The purpose of museums

One of the reasons for staying in Saltaire was to be near the Bradford Industrial Museum. It’s in a mill, a vestige of the industrial age.

Not as easy as I’d hoped, the bus route takes one to within a few blocks, then you have to walk through a bit of suburb. Industrial museums built in old mills are not, of course, in the center of town.

But what a museum! So many rooms and recreations. At first it seemed deserted — we wandered around the outbuildings before a man came out of the mill (he was on his way to lunch) and invited us inside, telling us where all the exhibits were. He apologized for the steam engine not running, as they’re doing renovations. Then we explored on our own.

The Studio to Selfie exhibit was small, but I loved the idea: exploring photography within the context of modern cultural habits. Translating something historical into modern terms is often a good thing to do. But I was sad because one element was clearly missing among the Victorian photographs, perhaps because it was too gruesome. Death photography was a morbid and fascinating trend in Victorian times, but was not even mentioned. It’s a subject particularly suited to visual analysis, since it was not at all typical (many of the examples that make their way round the web are of living people, just photographed badly). It thus plays into current themes about “fake news”.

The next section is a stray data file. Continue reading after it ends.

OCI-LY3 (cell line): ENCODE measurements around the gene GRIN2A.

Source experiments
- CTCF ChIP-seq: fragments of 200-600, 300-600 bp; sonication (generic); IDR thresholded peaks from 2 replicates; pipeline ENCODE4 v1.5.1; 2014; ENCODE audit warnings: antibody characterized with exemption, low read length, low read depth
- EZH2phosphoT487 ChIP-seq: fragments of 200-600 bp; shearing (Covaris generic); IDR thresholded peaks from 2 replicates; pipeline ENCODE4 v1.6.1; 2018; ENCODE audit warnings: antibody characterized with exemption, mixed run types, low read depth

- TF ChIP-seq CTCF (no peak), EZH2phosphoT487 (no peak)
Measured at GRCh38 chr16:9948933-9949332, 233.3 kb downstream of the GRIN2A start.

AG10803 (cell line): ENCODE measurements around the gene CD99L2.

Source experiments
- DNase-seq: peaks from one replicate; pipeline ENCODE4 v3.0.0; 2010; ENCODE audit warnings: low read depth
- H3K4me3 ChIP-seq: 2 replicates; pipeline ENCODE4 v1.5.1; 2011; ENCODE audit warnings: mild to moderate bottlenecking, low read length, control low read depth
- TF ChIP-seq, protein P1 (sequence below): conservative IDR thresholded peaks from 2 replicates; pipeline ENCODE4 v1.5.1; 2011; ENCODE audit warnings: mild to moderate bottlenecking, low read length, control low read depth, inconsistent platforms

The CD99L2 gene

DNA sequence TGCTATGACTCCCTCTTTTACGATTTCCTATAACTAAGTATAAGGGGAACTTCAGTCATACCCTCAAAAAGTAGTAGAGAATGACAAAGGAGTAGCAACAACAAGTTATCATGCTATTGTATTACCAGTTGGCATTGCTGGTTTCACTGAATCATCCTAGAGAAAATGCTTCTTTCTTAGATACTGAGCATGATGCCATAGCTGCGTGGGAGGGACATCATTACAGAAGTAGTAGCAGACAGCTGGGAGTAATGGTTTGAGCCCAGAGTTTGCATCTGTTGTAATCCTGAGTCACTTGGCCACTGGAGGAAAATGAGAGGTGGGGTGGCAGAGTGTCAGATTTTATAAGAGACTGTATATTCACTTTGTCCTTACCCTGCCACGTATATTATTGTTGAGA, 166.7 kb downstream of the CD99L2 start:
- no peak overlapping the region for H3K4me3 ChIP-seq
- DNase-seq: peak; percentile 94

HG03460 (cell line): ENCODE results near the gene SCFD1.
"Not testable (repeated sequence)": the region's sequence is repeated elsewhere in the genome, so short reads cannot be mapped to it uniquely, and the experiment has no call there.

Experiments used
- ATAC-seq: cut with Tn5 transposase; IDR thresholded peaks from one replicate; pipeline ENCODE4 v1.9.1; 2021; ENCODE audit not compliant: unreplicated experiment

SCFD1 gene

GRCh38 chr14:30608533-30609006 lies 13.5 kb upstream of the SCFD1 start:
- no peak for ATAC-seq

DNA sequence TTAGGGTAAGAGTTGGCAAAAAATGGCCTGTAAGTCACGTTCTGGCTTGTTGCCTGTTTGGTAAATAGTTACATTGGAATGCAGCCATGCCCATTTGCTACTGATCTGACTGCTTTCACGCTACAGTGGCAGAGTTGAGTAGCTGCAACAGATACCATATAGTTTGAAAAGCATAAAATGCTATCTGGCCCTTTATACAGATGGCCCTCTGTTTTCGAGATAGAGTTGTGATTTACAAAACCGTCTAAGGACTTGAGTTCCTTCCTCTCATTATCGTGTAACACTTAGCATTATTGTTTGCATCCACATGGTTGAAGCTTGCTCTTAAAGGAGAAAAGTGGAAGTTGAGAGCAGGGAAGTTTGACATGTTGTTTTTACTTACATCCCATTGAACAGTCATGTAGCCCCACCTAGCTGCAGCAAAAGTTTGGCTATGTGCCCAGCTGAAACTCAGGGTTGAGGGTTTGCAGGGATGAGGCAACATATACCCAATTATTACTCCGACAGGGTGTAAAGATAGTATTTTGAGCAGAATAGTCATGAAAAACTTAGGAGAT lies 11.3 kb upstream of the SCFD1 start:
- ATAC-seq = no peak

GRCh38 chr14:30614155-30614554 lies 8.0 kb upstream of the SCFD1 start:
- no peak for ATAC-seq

The Bradford Industrial Museum obviously has extraordinary knowledge behind it. There are excellent exhibits, many created with a lot of love. But there are too few people presenting it, so it isn’t easy to ask questions. And not everything is labeled, including the many machines attached to the pulleys that were working in the engine room.

The print works were particularly fascinating.

As soon as I saw the sheer quantity of printing machinery, I went in search of a jellygraph, since H.G. Wells wrote about one. I couldn’t find one, nor anyone to ask. There was a wonderful timeline down a wall, showing changes in media over the years, but not relating it to the web or media culture today. In the weaving room, instead of someone actually running a loom, there was a video of someone in that same room running a loom. Efficient, but somewhat bloodless.

The museum is free, which means that the staff is all volunteer, so I don’t blame them for the video or anything else. It was a weekday, and we saw only a few other people visiting.

I’ve seen a lot of changes in museums over the years, and their efforts to bring in new visitors. The addition of multimedia was seen as a cure-all for awhile, but people have, I think, tired of just interacting with more screens when they come into a space that’s supposed to offer something different. Similarly, audio “soundscapes” and video “enactments” (for example, having video of an actor pretending to be a prisoner projected onto a cell wall) have become dull in an age of interactive media. This stuff was too little, too late.

The idea that museums can teach, the pedagogy of the museum visit, may be in difficulty also. This problem is hardly new. I uncovered an H.G. Wells article last week called “Variorum:  Of The Fallacy of Museums” (1895), where Wells explored whether museums work for teaching groups of children. He concluded no, primarily because of the poor organization of museums for this type of learning. You cannot learn about “birds” if you’re a 10-year-old interested in birds, because the information is divided among various areas of the museum. To see the bones of a bird, you go to the skeletons. To see feathers, you go to the taxidermy area. And to see the insides, you go to the jars in the basement. It’s hard to learn that way.